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TJ Antell brought passion, precision to Jia at the Beau Rivage and to life

PHOTO COURTESY BEAU RIVAGE 
 TJ Antell brought passion and precision as chef of Jia at the Beau Rivage Resort and Casino in Biloxi. He moved to Texas to follow his dream to own a gym.
PHOTO COURTESY BEAU RIVAGE TJ Antell brought passion and precision as chef of Jia at the Beau Rivage Resort and Casino in Biloxi. He moved to Texas to follow his dream to own a gym.

BILOXI -- "It's definitely a sad day at the Beau Rivage," Ron Hall, food and beverage manager, said Tuesday as he and others who had worked with Chef TJ Antell now work with shock and grief.

Hall got a call Monday afternoon from Antell's sister-in-law, telling him the former chef at Jia restaurant at the Beau Rivage Resort & Casino was fatally shot outside his new gym in Arlington, Texas.

"It's very rough for the family, needless to say," said Hall. Antell's wife, Crystal, saw the shooting, according to published accounts.

They have three children, Hayden, Rilee and Liam, said Jake Mizell, also a CrossFit gym owner in Arlington, who set up a GoFundMe account for Antell's family. Within 15 hours, $13.440 in donations came in from 285 people.

Employees at Beau Rivage are sharing stories, memories and praying for his family, said Mary Cracchiolo-Spain, public relations director at the Beau Rivage, and some plan to attend his funeral.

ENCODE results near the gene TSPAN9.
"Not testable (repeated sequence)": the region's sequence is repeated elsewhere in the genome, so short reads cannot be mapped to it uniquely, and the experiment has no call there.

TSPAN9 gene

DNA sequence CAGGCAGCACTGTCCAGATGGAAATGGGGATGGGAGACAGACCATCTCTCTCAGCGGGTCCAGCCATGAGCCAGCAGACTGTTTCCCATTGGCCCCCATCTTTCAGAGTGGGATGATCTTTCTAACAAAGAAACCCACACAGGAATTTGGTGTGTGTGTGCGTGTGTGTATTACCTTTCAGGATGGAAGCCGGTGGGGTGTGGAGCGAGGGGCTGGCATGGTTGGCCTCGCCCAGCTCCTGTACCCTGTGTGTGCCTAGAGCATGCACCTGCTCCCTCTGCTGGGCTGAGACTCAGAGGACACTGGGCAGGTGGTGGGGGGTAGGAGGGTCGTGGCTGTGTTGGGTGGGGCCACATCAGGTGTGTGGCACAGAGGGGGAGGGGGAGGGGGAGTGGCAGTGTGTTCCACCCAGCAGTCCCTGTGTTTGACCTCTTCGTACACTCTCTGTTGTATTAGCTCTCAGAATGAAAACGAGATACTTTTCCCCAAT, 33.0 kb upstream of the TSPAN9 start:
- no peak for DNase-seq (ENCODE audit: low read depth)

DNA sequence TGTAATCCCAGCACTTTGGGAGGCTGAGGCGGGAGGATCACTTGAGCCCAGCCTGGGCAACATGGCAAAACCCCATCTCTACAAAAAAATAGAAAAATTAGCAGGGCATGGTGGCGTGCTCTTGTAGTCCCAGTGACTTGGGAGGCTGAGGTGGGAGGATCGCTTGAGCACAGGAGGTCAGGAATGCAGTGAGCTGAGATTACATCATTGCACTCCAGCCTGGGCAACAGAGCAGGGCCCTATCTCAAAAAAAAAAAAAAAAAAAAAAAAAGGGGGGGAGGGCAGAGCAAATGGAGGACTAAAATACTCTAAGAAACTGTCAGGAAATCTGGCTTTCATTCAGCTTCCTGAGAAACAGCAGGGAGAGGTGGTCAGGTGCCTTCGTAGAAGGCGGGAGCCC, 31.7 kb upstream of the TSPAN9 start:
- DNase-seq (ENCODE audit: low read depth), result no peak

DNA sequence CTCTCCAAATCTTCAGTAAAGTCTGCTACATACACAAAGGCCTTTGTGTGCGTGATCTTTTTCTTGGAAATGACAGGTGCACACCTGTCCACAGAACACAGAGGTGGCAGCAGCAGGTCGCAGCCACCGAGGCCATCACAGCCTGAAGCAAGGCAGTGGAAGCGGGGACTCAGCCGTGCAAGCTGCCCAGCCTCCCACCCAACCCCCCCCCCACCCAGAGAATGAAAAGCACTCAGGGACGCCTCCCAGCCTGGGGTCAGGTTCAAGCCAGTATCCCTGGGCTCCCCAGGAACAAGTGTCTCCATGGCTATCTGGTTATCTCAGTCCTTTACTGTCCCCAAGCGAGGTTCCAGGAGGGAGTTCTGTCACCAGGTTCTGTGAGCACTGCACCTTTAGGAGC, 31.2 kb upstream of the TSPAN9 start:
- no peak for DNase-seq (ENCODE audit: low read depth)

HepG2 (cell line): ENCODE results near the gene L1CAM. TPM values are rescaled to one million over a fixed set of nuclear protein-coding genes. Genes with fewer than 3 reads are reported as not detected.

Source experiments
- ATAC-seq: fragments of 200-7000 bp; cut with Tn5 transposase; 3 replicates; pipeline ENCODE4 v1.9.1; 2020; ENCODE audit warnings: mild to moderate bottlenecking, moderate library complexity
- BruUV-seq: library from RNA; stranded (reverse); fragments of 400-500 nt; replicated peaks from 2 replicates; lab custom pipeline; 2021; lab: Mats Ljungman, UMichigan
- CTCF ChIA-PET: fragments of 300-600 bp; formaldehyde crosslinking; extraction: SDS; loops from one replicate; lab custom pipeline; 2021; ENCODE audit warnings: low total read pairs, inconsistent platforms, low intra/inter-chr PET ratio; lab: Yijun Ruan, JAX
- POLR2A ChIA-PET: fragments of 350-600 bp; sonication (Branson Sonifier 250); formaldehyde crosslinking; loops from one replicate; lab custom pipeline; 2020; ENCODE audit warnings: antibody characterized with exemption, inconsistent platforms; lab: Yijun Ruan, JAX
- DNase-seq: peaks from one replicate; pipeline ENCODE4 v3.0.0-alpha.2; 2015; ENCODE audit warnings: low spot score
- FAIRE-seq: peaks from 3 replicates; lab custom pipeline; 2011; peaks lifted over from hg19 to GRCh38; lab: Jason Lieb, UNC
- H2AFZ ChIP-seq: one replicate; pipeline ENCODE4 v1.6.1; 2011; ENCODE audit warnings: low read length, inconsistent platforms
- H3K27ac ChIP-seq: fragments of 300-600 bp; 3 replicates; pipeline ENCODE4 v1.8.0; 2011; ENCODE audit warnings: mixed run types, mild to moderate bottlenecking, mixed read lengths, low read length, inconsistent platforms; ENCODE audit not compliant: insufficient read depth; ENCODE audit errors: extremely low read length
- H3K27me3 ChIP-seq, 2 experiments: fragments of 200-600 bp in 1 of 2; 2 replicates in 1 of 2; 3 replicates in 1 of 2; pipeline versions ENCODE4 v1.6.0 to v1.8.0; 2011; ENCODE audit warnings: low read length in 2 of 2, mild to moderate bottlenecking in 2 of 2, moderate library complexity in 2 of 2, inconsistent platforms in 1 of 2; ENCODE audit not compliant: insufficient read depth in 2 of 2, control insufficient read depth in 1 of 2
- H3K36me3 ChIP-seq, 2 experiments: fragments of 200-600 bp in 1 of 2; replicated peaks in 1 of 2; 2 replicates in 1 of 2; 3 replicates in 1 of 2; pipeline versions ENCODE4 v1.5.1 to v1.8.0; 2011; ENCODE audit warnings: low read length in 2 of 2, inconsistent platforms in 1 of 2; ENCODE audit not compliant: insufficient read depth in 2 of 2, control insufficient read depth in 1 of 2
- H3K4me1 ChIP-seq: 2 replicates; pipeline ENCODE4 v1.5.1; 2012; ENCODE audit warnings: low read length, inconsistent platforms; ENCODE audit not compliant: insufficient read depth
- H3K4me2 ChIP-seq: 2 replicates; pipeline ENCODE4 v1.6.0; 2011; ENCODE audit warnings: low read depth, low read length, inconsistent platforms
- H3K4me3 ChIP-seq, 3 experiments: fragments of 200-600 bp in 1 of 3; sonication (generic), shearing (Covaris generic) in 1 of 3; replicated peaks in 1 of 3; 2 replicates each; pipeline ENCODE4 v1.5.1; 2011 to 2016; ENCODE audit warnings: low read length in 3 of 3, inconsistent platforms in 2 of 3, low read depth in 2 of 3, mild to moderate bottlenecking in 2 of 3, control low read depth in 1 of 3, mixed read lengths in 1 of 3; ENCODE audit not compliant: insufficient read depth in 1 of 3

Antell was a recognizable figure in South Mississippi as the subject of a Beau Rivage Advertising campaign that saw his picture on billboards across the Coast. With his creativity and professionalism, "He did personify the Beau Rivage," Cracchiolo-Spain said. "He had flair."

Antell earned a culinary degree in Florida and was working as executive sous chef for Fitzpatrick Hotel in New York when he was invited to Biloxi for a food tasting job interview at the Beau Rivage.

Hall said it was by far one of the best and most unique tastings he's ever experienced.

His culinary technique was traditional Japanese with fusion and modern twist, Hall said. He had strong Asian roots -- his mother and grandmother are Japanese.

Hall said he will always remember Antell's precision -- the cuts of his mushrooms, the trimmings of his scallops and the thinness of his sushi slices.

Hall had just taken over as food and beverage director when Antell was hired in 2010 and Hall said, "Jia was having a real identity crisis at that time."

Antell was there about four years and with passion and showmanship transformed the restaurant, Hall said, making it a hip place to be for the resort.

"He would come out and touch every table every single night," Hall said. "Anyone who dined in Jia knew TJ. People came back to see TJ. He was one of the best ambassadors we had."

Antell was happy to do cooking contests and demonstrations, Hall said.

"He just loves people. And he loves showing off. TJ was a lot of things but modest was not one of them," Hall said.

His rapport with his staff was equally impressive, Hall said. "It was a family environment in his restaurant. He pushed them to do better," and in the outpouring on social media Monday night, many of his staff said Antell gave them the foundations for a better life.

When he left the Beau Rivage his dream was to open a gym, Hall said. Antell told him, "I love cooking, but I want to do my next dream now."

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